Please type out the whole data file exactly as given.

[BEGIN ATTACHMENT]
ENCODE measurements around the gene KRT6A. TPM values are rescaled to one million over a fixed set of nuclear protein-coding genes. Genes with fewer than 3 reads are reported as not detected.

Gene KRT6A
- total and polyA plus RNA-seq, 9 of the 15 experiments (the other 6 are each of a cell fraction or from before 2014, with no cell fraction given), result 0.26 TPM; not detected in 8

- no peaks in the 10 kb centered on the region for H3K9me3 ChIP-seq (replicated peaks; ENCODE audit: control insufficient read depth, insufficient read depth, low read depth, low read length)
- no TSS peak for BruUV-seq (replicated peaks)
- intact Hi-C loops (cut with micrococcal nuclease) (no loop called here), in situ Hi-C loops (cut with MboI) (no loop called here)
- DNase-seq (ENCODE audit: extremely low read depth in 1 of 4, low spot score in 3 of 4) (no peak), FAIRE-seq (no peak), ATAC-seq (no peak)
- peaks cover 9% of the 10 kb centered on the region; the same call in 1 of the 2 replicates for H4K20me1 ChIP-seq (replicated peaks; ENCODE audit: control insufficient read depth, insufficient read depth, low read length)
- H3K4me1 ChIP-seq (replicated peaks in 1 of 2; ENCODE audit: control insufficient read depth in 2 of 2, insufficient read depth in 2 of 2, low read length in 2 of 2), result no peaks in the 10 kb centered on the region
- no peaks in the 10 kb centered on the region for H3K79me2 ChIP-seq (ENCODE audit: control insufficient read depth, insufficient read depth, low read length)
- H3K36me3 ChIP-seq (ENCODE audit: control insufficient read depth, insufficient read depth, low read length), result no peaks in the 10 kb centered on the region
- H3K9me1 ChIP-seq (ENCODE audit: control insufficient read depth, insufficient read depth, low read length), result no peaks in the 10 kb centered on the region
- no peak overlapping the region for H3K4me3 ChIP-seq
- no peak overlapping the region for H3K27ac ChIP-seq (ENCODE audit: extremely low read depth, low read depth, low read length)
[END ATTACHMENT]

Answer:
ENCODE measurements around the gene KRT6A. TPM values are rescaled to one million over a fixed set of nuclear protein-coding genes. Genes with fewer than 3 reads are reported as not detected.

Gene KRT6A
- total and polyA plus RNA-seq, 9 of the 15 experiments (the other 6 are each of a cell fraction or from before 2014, with no cell fraction given), result 0.26 TPM; not detected in 8

- no peaks in the 10 kb centered on the region for H3K9me3 ChIP-seq (replicated peaks; ENCODE audit: control insufficient read depth, insufficient read depth, low read depth, low read length)
- no TSS peak for BruUV-seq (replicated peaks)
- intact Hi-C loops (cut with micrococcal nuclease) (no loop called here), in situ Hi-C loops (cut with MboI) (no loop called here)
- DNase-seq (ENCODE audit: extremely low read depth in 1 of 4, low spot score in 3 of 4) (no peak), FAIRE-seq (no peak), ATAC-seq (no peak)
- peaks cover 9% of the 10 kb centered on the region; the same call in 1 of the 2 replicates for H4K20me1 ChIP-seq (replicated peaks; ENCODE audit: control insufficient read depth, insufficient read depth, low read length)
- H3K4me1 ChIP-seq (replicated peaks in 1 of 2; ENCODE audit: control insufficient read depth in 2 of 2, insufficient read depth in 2 of 2, low read length in 2 of 2), result no peaks in the 10 kb centered on the region
- no peaks in the 10 kb centered on the region for H3K79me2 ChIP-seq (ENCODE audit: control insufficient read depth, insufficient read depth, low read length)
- H3K36me3 ChIP-seq (ENCODE audit: control insufficient read depth, insufficient read depth, low read length), result no peaks in the 10 kb centered on the region
- H3K9me1 ChIP-seq (ENCODE audit: control insufficient read depth, insufficient read depth, low read length), result no peaks in the 10 kb centered on the region
- no peak overlapping the region for H3K4me3 ChIP-seq
- no peak overlapping the region for H3K27ac ChIP-seq (ENCODE audit: extremely low read depth, low read depth, low read length)